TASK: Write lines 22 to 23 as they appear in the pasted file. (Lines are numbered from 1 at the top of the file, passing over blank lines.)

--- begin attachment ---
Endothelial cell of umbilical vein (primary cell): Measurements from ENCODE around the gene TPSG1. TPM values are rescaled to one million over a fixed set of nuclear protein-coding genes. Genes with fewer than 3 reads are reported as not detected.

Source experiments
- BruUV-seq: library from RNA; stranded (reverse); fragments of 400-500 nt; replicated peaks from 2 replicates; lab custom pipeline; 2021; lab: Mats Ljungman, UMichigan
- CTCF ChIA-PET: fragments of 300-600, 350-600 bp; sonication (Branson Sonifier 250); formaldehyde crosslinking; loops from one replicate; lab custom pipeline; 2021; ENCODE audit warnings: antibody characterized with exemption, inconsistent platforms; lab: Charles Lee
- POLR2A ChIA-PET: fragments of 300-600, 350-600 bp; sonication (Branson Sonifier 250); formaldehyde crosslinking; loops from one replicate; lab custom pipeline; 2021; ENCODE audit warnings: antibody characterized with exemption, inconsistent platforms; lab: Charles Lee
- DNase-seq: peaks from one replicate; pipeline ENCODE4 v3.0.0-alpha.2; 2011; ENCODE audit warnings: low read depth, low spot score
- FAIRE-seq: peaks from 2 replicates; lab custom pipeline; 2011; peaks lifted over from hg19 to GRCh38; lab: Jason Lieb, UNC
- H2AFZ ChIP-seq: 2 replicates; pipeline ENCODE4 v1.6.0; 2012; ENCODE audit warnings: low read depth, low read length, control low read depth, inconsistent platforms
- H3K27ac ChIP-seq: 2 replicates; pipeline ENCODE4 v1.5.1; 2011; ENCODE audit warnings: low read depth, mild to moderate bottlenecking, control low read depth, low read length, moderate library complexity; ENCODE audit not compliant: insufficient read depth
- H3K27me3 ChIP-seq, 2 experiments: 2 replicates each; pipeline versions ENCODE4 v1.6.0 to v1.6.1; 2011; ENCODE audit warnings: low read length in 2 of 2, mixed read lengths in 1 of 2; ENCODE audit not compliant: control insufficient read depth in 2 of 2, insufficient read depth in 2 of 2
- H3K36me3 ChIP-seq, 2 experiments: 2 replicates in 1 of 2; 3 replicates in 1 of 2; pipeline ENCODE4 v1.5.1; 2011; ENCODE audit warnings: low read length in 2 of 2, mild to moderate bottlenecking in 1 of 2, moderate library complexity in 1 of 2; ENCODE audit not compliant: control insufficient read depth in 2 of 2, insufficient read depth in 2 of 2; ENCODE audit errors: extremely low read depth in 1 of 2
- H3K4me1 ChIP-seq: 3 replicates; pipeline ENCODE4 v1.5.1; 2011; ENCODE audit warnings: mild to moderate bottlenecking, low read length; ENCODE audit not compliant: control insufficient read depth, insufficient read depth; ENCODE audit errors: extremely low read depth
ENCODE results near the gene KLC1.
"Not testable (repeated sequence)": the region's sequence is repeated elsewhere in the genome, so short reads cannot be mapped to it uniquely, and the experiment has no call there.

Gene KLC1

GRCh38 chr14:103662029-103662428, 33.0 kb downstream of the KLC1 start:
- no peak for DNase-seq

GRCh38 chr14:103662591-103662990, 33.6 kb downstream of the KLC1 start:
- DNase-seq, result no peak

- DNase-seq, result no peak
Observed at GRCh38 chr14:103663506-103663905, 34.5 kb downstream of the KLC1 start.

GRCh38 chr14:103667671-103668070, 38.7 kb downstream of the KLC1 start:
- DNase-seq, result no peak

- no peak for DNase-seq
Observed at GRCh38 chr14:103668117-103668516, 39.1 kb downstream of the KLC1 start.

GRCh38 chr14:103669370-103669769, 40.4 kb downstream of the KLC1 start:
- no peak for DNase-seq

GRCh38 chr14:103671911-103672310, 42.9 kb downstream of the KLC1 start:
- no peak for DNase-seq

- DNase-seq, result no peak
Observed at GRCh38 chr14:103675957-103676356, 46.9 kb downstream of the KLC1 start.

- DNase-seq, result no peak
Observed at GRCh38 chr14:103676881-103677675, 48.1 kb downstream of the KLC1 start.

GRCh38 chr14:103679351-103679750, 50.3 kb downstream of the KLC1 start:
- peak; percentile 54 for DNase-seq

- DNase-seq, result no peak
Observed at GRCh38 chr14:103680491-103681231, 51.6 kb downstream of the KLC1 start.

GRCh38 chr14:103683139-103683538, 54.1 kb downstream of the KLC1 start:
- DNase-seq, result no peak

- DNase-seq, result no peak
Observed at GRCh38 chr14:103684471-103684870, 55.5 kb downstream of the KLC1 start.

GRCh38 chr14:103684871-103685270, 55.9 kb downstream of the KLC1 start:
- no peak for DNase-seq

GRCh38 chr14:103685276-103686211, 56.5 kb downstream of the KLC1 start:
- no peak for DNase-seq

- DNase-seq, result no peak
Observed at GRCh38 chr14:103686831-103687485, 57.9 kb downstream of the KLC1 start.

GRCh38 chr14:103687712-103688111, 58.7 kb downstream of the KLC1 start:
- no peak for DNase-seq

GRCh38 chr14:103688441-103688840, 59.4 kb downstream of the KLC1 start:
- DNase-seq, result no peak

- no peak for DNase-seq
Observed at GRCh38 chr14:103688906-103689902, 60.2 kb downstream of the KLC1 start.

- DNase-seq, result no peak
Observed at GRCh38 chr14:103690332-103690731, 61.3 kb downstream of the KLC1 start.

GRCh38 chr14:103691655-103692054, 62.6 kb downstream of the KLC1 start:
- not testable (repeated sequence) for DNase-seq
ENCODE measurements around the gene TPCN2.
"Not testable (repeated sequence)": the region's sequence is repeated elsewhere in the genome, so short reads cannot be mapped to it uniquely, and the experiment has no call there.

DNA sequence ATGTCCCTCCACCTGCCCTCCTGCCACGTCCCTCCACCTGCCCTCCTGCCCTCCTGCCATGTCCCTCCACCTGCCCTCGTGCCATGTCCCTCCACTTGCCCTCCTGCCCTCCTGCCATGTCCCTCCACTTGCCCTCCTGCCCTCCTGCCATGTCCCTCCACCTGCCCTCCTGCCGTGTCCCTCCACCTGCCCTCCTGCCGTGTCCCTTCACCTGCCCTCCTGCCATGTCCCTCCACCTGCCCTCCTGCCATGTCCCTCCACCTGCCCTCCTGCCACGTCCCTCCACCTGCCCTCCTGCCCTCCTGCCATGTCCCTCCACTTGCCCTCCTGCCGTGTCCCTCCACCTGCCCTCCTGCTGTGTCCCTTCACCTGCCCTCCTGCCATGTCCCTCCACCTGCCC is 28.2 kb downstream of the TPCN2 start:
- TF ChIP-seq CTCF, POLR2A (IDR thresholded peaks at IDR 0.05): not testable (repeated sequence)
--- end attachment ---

GRCh38 chr14:103667671-103668070, 38.7 kb downstream of the KLC1 start:
- DNase-seq, result no peak